AGL keeping Liddell power station open wouldn’t have worked
by Tony Wood AM
Published by Australian Financial Review, Wednesday 13 December
Last Saturday AGL delivered an early Christmas present to the federal government. Its plan to replace its ageing Liddell power station in NSW is a commercial example of the transition the government wants to deliver through the proposed National Energy Guarantee (NEG). It has been welcomed by the NEG’s supporters and detractors.
Two years ago, AGL announced its intention to shut the 42-year old Liddell power station in 2022. Since then the closure of two big coal-fired power stations – South Australia’s Northern in 2016 and Victoria’s Hazelwood in 2017 – raised concerns about whether Australia would have enough dispatchable power.
At the request of the federal government, the Australian Energy Market Operator (AEMO) assessed this concern in the context of Australia meeting its commitment to emissions reduction under the Paris Agreement. AEMO identified there would be a shortfall after the closure of Liddell, and recommended design work be done on a policy to ensure adequate future capacity.
Energy Board concerns
This year, the COAG Energy Council established the Energy Security Board (ESB) to drive implementation of the Finkel review’s blueprint for the future of the national electricity market. The ESB’s first action was to propose a mechanism to Energy and Environment Minster Josh Frydenberg, for emissions reduction that would deliver the orderly transition proposed by Finkel and could be supported politically.
Just as important, the ESB responded to AEMO’s concern by recommending a “reliability guarantee” on energy retailers to complement the “emissions guarantee”, thereby creating the long-sought nexus between energy and climate policy. Together, this combination was labelled the National Energy Guarantee.
At the November meeting of the COAG Energy Council, the ESB secured a mandate to do more work on the design of the NEG, before presenting a preliminary design in April 2018. This was not a unanimous decision. Some states had concerns. They were sceptical of the NEG’s climate-change credentials, and what it would mean for their own renewable energy targets. They were concerned that a shift in the balance from a spot to a contract market could lead to a greater concentration of market power in the electricity sector. And they were angry that the ESB had provided advice directly to the federal minister rather than to the council, which had set it up.
The ESB now has to deliver.
The design of the “emissions guarantee” should be reasonably straightforward, despite concerns it is inferior to alternative mechanisms such as the Clean Energy Target proposed by the Finkel review. Given a common emissions reduction target and common assumptions about future technology costs, economic modelling is unlikely to reveal any material difference between the mechanisms. ESB chairman Kerry Schott, has been clear that the emissions guarantee does not impede states or territories pursuing renewable energy targets. But they can hardly deny her cautionary point that higher renewable targets will trigger higher requirements via the reliability obligation.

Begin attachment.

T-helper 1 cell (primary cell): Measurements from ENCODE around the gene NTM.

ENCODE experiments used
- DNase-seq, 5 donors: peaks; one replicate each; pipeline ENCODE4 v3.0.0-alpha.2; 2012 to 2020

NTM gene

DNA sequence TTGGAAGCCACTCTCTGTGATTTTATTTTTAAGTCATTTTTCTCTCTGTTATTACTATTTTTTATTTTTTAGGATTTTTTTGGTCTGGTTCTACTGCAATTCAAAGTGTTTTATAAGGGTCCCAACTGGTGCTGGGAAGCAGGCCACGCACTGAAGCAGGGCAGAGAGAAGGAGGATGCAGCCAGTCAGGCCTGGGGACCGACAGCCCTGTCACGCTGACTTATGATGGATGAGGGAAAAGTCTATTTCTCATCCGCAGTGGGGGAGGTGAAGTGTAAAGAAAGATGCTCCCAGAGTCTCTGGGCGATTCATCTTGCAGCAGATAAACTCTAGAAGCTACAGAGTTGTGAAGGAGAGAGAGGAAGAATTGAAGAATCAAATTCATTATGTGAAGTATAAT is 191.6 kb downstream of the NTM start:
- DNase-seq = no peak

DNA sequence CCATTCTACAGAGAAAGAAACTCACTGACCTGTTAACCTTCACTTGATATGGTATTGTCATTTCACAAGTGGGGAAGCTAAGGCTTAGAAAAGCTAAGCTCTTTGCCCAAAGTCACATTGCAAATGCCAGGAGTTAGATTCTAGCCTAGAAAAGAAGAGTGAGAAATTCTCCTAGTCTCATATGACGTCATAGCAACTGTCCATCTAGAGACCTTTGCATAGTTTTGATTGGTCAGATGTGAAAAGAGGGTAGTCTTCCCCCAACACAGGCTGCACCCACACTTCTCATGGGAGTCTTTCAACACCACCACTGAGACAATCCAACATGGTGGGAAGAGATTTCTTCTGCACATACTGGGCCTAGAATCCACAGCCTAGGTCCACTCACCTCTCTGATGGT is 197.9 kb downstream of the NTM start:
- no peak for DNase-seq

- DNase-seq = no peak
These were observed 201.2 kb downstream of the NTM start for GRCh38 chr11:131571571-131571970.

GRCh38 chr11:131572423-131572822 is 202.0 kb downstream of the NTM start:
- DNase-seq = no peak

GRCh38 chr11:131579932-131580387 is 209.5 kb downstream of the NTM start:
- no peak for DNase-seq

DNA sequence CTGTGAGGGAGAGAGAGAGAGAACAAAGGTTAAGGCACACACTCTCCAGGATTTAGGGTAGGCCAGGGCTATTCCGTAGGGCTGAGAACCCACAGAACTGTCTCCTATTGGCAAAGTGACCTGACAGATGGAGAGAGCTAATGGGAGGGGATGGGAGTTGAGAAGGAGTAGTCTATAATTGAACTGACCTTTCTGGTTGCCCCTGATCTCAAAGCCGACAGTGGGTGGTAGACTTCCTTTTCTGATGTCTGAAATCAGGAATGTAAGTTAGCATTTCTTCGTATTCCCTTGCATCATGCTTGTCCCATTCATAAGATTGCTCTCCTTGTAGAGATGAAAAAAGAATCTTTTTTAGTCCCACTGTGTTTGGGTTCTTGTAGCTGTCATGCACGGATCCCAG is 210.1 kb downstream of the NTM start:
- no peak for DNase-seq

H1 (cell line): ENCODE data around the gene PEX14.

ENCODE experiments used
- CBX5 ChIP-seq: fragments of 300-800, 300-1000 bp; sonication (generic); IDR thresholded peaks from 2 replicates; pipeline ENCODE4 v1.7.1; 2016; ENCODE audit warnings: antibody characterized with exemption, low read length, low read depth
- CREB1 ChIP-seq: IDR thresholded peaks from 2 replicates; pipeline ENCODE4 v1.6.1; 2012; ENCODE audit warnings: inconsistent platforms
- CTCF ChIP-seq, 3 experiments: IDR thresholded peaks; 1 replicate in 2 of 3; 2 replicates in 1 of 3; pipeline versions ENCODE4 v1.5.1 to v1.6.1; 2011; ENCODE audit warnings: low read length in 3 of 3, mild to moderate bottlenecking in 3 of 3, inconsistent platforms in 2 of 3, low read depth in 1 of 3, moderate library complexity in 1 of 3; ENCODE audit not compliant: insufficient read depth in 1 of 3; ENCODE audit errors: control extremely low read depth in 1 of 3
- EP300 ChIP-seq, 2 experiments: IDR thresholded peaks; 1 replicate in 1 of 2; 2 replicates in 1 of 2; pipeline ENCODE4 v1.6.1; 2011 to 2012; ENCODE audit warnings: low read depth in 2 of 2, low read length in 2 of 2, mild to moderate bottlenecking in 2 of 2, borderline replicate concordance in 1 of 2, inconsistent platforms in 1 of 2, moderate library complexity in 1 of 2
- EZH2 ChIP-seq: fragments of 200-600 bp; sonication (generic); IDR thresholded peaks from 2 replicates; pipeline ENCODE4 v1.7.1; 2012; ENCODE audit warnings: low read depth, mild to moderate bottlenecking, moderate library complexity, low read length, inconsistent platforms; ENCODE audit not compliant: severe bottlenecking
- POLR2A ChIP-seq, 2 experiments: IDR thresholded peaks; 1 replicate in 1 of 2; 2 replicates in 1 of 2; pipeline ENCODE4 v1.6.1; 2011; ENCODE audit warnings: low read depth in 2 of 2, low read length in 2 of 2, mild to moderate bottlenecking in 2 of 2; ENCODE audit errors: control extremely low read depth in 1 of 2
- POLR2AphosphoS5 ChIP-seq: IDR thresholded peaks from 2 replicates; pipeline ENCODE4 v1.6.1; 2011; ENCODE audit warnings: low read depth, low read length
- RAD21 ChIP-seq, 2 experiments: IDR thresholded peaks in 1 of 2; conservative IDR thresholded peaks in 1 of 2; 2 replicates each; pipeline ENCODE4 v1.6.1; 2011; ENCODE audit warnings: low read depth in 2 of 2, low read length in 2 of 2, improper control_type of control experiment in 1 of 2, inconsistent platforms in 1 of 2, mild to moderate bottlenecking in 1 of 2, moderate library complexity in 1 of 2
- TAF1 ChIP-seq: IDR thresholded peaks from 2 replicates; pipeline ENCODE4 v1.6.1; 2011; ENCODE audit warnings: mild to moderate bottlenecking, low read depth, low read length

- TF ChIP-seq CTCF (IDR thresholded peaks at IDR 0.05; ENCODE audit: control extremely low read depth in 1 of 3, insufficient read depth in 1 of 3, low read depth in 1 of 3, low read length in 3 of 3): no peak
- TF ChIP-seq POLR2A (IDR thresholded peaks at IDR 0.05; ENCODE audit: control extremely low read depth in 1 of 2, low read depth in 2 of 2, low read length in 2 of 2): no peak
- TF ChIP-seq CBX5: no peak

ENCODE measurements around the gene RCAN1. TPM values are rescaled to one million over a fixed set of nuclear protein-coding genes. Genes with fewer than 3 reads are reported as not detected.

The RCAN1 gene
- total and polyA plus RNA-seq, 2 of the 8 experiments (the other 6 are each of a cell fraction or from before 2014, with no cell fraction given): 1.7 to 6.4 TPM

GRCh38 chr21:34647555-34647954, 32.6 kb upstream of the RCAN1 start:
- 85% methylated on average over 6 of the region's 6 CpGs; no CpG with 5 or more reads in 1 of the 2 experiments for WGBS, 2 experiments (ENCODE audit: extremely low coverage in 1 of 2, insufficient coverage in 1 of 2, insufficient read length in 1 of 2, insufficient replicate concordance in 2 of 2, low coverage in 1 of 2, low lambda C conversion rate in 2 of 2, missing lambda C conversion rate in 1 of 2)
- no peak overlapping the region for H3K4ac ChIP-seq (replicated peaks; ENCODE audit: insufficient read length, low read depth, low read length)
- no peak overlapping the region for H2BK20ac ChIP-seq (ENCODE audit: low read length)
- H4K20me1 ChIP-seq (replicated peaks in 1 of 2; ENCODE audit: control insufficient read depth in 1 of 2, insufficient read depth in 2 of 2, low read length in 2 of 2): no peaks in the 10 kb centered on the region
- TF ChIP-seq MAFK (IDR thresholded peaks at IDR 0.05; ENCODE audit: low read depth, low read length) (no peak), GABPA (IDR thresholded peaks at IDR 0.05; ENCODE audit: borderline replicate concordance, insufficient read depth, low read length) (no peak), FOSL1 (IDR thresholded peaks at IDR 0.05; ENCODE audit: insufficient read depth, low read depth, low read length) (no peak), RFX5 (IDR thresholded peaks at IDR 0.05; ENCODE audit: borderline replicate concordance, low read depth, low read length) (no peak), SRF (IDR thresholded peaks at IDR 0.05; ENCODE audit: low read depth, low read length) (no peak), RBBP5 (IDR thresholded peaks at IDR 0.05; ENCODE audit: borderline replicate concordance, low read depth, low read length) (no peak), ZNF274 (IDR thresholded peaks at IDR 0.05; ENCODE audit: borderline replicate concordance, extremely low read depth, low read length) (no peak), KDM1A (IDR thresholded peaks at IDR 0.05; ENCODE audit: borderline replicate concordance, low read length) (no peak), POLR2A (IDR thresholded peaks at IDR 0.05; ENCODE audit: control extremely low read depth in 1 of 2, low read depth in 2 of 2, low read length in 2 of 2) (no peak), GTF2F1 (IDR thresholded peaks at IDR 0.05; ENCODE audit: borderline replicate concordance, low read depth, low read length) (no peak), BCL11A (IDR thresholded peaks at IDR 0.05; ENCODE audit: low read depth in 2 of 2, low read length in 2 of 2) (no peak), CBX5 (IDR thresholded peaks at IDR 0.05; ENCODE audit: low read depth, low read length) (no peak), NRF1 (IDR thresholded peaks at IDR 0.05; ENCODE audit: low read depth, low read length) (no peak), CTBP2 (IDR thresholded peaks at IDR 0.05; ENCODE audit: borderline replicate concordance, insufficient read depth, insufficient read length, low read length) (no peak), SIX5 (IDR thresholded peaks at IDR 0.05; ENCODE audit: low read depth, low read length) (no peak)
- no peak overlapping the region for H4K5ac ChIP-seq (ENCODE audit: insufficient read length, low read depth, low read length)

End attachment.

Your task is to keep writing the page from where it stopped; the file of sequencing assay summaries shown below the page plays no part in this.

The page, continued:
The hard work will be on designing that “reliability guarantee”. There will be no single index of reliability capable of driving investment in a generation supply-and-demand mix to efficiently meet all the short, medium and long-term market requirements. Global experience underscores that reality.
The danger of market concentration remains a concern. The nature of a shift to more renewables – more supply with zero marginal cost – tends to favour contract over spot markets. The domestic gas market and the federal renewable energy target are two areas where the adverse consequences of contract markets on market concentration have become clear. The ESB should work hard and consult widely to reconcile this tension.
Extending Liddell would not have worked
A well-designed NEG can deliver the reliable, affordable and low-emissions electricity Australian homes and businesses need so urgently. AGL’s plan provides a practical example of the combination of renewable and fossil-fuel (new gas and upgraded coal) generation balanced by storage (battery and pumped hydro) that such a policy should deliver nationally.
And, AGL made it clear this plan was developed to align with the NEG. Extending the life of Liddell or replacing it with a new coal plant would not have worked.
The nature of the COAG Energy Council, redolent with political and commercial conflicts, creates challenges for effective decision-making and market reform. Those challenges have not been met in recent years – Australia has had unaffordable and unreliable power, lack of agreement on emissions reduction and a toxic political environment.
It remains possible that council members will find a way to snatch defeat from the jaws of victory. Yet, the commercial announcement by AGL may complement the policy design work of the ESB to finally produce the opposite.